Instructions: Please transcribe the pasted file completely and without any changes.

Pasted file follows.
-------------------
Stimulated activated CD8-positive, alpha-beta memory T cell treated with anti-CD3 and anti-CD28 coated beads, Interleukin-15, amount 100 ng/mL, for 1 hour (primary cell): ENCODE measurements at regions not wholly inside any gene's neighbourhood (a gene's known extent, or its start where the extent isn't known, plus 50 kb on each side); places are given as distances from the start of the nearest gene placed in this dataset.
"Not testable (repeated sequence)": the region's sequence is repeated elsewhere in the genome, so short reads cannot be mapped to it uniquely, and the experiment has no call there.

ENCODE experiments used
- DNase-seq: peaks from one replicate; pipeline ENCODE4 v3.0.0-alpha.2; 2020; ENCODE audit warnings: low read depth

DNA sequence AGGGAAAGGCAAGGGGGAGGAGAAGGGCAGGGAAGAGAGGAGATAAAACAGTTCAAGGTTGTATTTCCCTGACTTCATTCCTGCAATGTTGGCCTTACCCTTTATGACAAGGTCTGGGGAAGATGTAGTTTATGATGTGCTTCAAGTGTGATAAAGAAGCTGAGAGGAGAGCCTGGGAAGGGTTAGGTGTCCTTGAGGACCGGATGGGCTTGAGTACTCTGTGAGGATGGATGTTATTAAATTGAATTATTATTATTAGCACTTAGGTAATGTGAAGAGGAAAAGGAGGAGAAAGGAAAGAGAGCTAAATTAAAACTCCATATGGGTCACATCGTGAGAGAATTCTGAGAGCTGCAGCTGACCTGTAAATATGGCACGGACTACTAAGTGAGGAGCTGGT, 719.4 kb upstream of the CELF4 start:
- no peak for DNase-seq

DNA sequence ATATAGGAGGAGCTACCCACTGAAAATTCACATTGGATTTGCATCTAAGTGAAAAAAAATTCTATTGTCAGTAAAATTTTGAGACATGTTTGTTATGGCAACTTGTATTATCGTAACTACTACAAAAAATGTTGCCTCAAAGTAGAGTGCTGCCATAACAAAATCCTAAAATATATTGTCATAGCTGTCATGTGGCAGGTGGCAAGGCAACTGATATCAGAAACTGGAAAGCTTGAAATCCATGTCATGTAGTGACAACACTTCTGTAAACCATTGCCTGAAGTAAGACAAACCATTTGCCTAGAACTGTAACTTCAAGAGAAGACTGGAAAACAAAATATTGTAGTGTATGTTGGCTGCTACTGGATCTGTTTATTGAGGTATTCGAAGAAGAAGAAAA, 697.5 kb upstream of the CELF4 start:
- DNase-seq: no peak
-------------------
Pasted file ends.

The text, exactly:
Stimulated activated CD8-positive, alpha-beta memory T cell treated with anti-CD3 and anti-CD28 coated beads, Interleukin-15, amount 100 ng/mL, for 1 hour (primary cell): ENCODE measurements at regions not wholly inside any gene's neighbourhood (a gene's known extent, or its start where the extent isn't known, plus 50 kb on each side); places are given as distances from the start of the nearest gene placed in this dataset.
"Not testable (repeated sequence)": the region's sequence is repeated elsewhere in the genome, so short reads cannot be mapped to it uniquely, and the experiment has no call there.

ENCODE experiments used
- DNase-seq: peaks from one replicate; pipeline ENCODE4 v3.0.0-alpha.2; 2020; ENCODE audit warnings: low read depth

DNA sequence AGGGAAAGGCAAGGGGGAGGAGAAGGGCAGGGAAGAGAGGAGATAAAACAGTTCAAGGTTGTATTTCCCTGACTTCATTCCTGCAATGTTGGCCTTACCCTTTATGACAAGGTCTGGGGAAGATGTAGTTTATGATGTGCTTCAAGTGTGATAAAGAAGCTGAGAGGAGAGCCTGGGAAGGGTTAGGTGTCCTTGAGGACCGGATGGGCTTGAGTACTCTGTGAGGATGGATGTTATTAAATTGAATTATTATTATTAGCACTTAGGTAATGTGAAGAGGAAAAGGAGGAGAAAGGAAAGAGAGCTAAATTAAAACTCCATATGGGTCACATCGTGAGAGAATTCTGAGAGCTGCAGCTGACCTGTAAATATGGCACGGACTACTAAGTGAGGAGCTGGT, 719.4 kb upstream of the CELF4 start:
- no peak for DNase-seq

DNA sequence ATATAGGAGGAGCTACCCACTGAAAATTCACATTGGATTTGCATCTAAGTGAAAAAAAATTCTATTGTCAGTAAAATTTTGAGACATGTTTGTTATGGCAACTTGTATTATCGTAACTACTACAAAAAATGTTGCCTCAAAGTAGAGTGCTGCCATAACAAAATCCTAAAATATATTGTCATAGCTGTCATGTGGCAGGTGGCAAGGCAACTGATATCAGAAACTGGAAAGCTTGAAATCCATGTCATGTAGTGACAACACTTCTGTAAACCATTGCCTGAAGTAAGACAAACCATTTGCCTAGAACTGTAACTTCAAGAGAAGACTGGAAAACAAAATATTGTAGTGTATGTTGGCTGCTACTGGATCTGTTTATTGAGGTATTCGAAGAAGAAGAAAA, 697.5 kb upstream of the CELF4 start:
- DNase-seq: no peak